MEET BRANSON'S VISIONARIES AT B-SCHOOL

Strategy

How to Thrive in a Niche Industry

Scott Neville, president of Welhener - H.B. Wall Awning, shares his secrets to maintaining success in a such a niche industry.

By Lillian Stone

May 2018

Welhener - H.B. Wall Awning President Scott Neville
Photo by Brandon AlmsWelhener - H.B. Wall Awning President Scott Neville focuses on finding the right people for the job to guarantee good customer service. Purchase Photo

Welhener - H.B. Wall Awning is arguably one of the most niche businesses in the area. As the area’s leading custom awning manufacturer, it’s also one of the most successful, with roots in the early 1900s and big name clients like Domino’s Pizza Inc., Chick-fil-A, Panera Bread Co., AT&T Inc. and Bass Pro Shops. We checked in with Welhener - H.B. President Scott Neville to talk about managing volume, keeping employees happy and finding success in a particular industry.

Neville, a Springfield native with a background in construction and real estate, purchased Welhener about 10 years ago. “I wanted to get my hands into a local business that was construction-based, unique and semi-specialized,” he says. The Welhener name was well known in the area and dates back to 1902. Then, about four years ago, Neville purchased H.B. Wall Awning, another local company with origins in the early 1900s. He merged the companies in 2014 to form Welhener - H.B. Wall Awning. Now, the company’s stellar reputation and high standards are reflected in solid relationships with all the general contractors in the 417-land area. For a highly specialized business like Welhener - H.B., that’s essential.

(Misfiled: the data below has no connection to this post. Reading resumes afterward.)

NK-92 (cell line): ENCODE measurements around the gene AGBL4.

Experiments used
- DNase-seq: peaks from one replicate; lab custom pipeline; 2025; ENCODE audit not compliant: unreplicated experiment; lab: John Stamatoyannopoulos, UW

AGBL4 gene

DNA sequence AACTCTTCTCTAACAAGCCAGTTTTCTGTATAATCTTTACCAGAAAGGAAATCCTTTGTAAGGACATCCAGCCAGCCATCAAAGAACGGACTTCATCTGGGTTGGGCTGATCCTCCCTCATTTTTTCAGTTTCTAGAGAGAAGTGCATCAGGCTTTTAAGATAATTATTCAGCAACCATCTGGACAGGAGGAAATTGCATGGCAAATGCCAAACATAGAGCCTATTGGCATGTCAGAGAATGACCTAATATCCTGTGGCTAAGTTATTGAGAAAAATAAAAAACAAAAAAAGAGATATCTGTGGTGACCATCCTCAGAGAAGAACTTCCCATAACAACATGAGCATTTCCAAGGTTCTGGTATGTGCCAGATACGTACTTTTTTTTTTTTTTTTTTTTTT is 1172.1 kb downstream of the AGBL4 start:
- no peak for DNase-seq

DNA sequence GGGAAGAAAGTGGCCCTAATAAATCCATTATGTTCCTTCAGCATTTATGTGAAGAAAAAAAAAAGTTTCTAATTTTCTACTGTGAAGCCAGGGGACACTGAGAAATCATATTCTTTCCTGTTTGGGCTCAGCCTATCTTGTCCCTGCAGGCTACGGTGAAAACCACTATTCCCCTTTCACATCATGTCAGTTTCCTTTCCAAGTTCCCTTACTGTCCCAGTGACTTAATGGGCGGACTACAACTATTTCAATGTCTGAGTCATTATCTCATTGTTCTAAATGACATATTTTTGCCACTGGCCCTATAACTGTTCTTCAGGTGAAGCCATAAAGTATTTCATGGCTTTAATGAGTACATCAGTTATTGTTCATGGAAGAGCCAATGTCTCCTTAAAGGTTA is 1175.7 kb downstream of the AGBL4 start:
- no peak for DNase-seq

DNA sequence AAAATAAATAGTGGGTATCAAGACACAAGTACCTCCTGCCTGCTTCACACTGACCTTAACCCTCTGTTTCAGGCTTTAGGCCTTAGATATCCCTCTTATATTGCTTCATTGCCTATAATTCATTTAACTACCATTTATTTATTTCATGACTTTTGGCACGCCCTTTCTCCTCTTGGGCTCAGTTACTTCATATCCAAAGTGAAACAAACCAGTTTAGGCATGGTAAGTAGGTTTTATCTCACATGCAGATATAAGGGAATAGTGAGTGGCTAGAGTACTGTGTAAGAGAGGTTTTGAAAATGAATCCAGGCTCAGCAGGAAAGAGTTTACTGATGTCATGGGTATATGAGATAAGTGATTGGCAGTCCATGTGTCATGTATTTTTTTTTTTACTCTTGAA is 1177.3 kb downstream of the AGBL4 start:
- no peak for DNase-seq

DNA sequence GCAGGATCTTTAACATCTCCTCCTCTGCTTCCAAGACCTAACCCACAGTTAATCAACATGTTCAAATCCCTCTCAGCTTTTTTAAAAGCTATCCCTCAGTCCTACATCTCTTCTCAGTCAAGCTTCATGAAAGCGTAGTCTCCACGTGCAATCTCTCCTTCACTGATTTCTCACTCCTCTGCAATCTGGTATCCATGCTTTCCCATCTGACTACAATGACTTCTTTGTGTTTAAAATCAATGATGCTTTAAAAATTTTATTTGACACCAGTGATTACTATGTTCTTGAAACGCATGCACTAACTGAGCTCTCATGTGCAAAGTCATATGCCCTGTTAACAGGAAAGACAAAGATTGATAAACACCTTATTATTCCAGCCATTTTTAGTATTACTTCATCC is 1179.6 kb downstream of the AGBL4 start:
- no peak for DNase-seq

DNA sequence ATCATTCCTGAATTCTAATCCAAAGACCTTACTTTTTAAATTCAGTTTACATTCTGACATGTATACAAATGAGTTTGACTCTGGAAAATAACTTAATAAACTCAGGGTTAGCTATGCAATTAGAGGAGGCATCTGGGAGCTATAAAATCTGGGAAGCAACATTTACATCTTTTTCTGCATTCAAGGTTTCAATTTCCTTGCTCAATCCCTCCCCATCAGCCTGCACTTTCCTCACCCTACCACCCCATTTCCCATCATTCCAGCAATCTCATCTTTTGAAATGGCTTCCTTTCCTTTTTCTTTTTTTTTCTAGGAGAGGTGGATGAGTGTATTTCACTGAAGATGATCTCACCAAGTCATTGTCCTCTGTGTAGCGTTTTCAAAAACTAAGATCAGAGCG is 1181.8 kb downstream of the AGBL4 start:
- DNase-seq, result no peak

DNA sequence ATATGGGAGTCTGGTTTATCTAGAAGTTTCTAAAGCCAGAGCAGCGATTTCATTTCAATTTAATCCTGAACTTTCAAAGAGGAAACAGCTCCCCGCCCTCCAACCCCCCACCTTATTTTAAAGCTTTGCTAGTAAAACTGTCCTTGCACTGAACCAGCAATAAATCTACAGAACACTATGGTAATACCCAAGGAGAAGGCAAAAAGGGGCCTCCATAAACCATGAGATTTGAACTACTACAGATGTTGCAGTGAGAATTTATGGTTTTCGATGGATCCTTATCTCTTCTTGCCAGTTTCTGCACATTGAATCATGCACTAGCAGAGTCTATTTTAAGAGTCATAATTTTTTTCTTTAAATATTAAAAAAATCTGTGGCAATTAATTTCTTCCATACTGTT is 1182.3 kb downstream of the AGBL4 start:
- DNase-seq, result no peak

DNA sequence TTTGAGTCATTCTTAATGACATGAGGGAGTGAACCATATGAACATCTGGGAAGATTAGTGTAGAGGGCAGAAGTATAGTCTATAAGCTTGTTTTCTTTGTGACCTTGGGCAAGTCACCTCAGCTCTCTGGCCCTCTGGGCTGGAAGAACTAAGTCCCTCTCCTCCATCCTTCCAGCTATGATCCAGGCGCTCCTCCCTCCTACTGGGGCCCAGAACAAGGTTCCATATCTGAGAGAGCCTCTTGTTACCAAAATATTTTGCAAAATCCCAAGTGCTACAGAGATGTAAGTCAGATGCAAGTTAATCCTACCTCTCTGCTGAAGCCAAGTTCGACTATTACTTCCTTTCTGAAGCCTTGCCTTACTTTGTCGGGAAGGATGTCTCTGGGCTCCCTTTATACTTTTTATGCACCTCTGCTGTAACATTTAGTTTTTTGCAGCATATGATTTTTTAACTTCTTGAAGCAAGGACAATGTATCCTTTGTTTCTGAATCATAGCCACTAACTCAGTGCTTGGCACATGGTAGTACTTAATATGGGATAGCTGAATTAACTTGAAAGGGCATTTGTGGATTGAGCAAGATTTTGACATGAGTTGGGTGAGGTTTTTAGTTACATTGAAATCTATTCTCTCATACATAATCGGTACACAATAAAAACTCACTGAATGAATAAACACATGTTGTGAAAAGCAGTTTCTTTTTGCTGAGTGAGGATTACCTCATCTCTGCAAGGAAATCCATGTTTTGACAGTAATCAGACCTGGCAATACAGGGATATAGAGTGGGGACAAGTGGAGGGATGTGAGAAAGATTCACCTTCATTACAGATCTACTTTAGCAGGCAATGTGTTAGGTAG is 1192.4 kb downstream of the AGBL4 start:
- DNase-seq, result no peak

“Finding people who are excited and proud to work and show up every day is key.”
— Scott Neville, Owner of Welhener - H.B. Wall Awning

According to Neville, the nature of a niche business can be both positive and negative. “There is building going on all over the place and all the time, but only a small portion of those projects have anything we can actually bid on,” he says. “However, because we are so niche, customers tend to find us.” Neville feels that maintaining those specialized customer relationships begins with transparency, which often starts with a detailed bid. “We leave no mystery as to what we are using in our construction,” Neville says. He also feel strongly about using reliable materials, many of which are produced in-house to ensure quality. 

But no level of transparency or high-quality product can make up for shoddy customer service, Neville says. That’s why he focuses on finding the right people for the job. “I hire people who demonstrate a willingness to be present when things are good and bad,” he says. “We’re going to give customers the utmost assurance that we’ll do the project correctly the first time. Finding people who are excited and proud to work and show up every day is key.” According to Neville, that excitement begins with helping employees know their worth. He recommends managers start by taking an active role in each and every project instead of overseeing from afar. “That includes owners and managers attending the job sites and performing labor themselves,” he says. “People want to know that you’re there with them on the ground—through good and bad.”